Intentions not goals
In my old corporate HR world I was all about my ‘five-year plan’ and having a set of very clear goals to work towards. I’ve even used goals A LOT in my Personal Training business – both personally and with my clients. If you’ve ever joined a gym you’ll be used to being asked what your fitness goals are. One of Nike’s adverts:
Ambitious goals make for outstanding achievements
And I subscribe to that logic, loosely. If you don’t set down what it is you want to achieve, how will you know when you get there? There’s a whole raft of science out there that says goals = achievements. It helps keep us on track, focused and motivated. All that is great. Way better to have a plan and a set of goals than a dream and no action.
But in recent times I’ve begun to think about things slightly differently. I’m going to put a case forward for the use of intentions rather than goals. And yes, it’s about more than just semantics.
Goals are all about seeing into the future. They’re about understanding what the want, and how we are going to make that happen. As I’ve said they create the structure and process for the plan. For them to work well, or at all actually, they need to be fairly narrow and specific. I’m sure you’ve heard about SMART goals. There’s a sense of achieve or fail about goals. And the big thing for me about goals is that they focus on the future outcome, leaving no scope for how to respond when real-life happens.
Intentions on the other hand are a kind of holistic statement about what success in any situation might look, feel, act like. They help you live in the moment and respond to situations as they evolve, but critically intentions always pull you back to your core values (see last week’s blog).
A good intention statement gives us guidance on how to react to what IS – including resetting or adjusting our goals if necessary.
Intentions are also a little bit clever with your brain as they trigger responses from both the right and left sides – getting you to lift both your emotional and physical energies.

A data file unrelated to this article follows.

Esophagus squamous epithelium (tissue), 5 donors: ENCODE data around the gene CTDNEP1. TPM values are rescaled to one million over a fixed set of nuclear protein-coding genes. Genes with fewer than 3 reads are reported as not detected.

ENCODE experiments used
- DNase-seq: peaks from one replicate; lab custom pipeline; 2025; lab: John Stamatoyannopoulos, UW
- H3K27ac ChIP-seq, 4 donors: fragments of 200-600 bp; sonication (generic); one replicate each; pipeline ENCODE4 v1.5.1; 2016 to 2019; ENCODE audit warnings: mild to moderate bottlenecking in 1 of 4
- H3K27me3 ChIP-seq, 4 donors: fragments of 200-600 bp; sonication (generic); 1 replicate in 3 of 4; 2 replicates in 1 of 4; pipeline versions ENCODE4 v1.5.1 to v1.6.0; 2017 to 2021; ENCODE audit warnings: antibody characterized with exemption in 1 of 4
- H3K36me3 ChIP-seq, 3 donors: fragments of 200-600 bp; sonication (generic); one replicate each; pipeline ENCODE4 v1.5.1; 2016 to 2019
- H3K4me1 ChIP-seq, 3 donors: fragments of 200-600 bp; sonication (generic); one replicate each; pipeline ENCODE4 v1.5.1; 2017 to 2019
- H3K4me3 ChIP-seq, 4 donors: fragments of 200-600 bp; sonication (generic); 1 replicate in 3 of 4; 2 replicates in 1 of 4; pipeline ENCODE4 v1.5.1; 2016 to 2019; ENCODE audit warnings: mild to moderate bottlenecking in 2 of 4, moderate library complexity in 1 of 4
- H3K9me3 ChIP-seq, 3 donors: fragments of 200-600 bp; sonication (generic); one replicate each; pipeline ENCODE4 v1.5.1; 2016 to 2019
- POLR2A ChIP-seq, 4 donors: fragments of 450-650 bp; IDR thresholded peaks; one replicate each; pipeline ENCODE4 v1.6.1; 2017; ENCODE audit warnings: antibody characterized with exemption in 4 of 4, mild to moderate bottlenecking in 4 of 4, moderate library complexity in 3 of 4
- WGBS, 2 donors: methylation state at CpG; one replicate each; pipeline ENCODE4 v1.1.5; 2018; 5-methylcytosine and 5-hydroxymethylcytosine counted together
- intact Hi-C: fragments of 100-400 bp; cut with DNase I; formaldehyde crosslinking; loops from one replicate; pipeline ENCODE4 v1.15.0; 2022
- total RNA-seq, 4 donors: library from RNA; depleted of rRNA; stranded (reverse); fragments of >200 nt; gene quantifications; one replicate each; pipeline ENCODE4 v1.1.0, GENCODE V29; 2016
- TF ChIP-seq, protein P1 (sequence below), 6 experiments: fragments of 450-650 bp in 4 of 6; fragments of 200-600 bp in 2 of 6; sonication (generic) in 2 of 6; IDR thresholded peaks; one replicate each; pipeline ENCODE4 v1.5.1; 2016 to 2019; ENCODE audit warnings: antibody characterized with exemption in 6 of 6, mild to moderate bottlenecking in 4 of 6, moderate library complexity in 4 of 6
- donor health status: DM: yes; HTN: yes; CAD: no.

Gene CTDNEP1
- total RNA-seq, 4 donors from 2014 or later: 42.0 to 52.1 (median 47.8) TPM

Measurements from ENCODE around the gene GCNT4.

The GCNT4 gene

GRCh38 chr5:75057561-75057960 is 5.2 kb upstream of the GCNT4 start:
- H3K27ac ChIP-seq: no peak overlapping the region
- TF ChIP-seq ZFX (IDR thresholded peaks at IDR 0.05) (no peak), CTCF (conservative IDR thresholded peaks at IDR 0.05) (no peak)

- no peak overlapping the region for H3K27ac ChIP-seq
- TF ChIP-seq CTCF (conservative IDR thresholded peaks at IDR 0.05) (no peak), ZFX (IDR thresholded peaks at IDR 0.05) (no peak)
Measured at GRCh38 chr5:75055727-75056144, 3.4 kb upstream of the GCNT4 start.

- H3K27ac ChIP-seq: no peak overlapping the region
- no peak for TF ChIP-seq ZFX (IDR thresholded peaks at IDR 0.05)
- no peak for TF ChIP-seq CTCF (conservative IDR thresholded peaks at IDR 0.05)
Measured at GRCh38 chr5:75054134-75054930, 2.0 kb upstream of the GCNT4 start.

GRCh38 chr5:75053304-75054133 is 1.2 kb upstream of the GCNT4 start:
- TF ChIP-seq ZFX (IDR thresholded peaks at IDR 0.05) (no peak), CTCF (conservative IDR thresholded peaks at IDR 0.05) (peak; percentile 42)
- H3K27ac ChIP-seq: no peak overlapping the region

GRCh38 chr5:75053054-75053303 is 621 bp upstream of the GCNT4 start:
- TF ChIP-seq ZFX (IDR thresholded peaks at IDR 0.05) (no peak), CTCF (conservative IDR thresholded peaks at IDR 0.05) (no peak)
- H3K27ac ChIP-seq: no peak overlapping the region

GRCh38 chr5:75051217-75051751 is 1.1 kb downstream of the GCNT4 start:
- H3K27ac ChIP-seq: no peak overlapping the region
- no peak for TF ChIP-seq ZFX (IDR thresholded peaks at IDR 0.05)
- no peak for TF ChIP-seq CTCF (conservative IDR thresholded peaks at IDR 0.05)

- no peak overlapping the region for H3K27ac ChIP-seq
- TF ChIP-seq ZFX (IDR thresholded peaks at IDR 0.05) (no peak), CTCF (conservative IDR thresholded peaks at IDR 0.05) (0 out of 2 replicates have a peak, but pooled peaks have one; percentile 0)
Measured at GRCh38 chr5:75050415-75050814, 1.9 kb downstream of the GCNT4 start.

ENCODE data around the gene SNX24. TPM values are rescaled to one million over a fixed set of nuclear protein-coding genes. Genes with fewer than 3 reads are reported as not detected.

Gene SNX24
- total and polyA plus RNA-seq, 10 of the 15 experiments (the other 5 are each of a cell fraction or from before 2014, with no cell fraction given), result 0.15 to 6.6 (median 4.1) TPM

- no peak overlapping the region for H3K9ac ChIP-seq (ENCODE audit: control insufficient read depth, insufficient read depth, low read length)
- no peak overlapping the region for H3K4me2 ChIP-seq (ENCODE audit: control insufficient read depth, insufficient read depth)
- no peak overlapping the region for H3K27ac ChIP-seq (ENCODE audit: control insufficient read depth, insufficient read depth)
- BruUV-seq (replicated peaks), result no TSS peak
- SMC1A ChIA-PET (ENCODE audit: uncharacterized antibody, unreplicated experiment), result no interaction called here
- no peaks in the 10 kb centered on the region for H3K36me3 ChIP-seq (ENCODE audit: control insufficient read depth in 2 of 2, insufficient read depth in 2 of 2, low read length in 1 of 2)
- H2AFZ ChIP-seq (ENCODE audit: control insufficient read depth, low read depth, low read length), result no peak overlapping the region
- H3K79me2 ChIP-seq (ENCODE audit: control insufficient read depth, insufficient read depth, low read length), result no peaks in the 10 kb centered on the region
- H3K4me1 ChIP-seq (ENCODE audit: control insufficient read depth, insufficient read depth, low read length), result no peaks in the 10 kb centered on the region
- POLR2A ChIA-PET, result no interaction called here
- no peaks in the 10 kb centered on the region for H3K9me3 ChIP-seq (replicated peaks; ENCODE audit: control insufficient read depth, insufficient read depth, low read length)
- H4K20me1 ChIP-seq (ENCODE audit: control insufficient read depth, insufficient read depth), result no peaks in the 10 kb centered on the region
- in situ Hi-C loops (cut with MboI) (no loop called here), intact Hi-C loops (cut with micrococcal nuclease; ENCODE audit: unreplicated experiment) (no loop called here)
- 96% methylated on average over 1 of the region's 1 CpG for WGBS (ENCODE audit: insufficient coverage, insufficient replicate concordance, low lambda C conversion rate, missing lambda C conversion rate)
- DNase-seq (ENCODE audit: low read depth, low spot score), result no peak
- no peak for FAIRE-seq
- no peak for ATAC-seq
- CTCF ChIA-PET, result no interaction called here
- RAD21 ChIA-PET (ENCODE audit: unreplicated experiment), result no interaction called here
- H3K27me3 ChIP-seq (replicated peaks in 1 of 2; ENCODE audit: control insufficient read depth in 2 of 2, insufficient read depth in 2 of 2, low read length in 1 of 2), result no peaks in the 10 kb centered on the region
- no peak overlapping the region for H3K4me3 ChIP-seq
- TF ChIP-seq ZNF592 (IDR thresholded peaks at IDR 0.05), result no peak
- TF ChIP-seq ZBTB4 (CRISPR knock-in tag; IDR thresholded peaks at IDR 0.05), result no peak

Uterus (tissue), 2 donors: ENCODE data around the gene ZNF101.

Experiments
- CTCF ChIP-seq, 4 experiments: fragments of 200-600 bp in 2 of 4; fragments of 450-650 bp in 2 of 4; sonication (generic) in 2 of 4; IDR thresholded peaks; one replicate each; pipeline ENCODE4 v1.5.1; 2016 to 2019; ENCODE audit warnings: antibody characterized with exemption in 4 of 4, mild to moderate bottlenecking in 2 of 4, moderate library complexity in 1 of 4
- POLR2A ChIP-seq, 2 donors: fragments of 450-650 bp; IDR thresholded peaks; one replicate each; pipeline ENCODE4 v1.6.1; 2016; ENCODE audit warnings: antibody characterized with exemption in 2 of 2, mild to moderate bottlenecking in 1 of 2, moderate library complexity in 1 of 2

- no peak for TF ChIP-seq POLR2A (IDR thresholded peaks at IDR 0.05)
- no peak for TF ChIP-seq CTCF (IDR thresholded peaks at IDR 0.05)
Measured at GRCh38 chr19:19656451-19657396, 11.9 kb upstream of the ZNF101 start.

Now for me there are no hard and fast rules for how intentions should be set. But I do think that there are a whole bunch of really good reasons why setting intentions are a really, REALLY good idea. Here are my top four reasons:
1. Intentions are limitless
By their very nature SMART goals have a deadline. There is a point to which you either achieve them (big TICK, yay you) or you don’t (cue sense of failure). When life throws the inevitable curve ball or two, goals struggle to respond well, which can not only affect the outcome of the specific goal but also the bigger plan that it is part of. Not achieving a goal is bad enough, but repeatedly struggling to achieve a goal can leave you not only failing, but also feeling like a failure.
However, say you don’t struggle and you do achieve your goal. After you’ve crossed it off your list, given yourself a “high-five” or performed your personal happy dance what then? Onto the next?
Here’s a question for you ponder – when do you want to stop being the best, most awesomely healthy, productive, successful (insert your own adjective) version of yourself?
NEVER! You don’t want to ever stop being and feeling that incredible. Intentions live on – sure they evolve, but it’s not about doing, achieving, moving on. When you work with intentions you allow yourself to approach change from a more expansive, energy-centred, behaviour-driven perspective.
I intend for my mind to be receptive to clarity, inspiration, and any information that will guide me toward my business objectives.
2. Intentions are BIG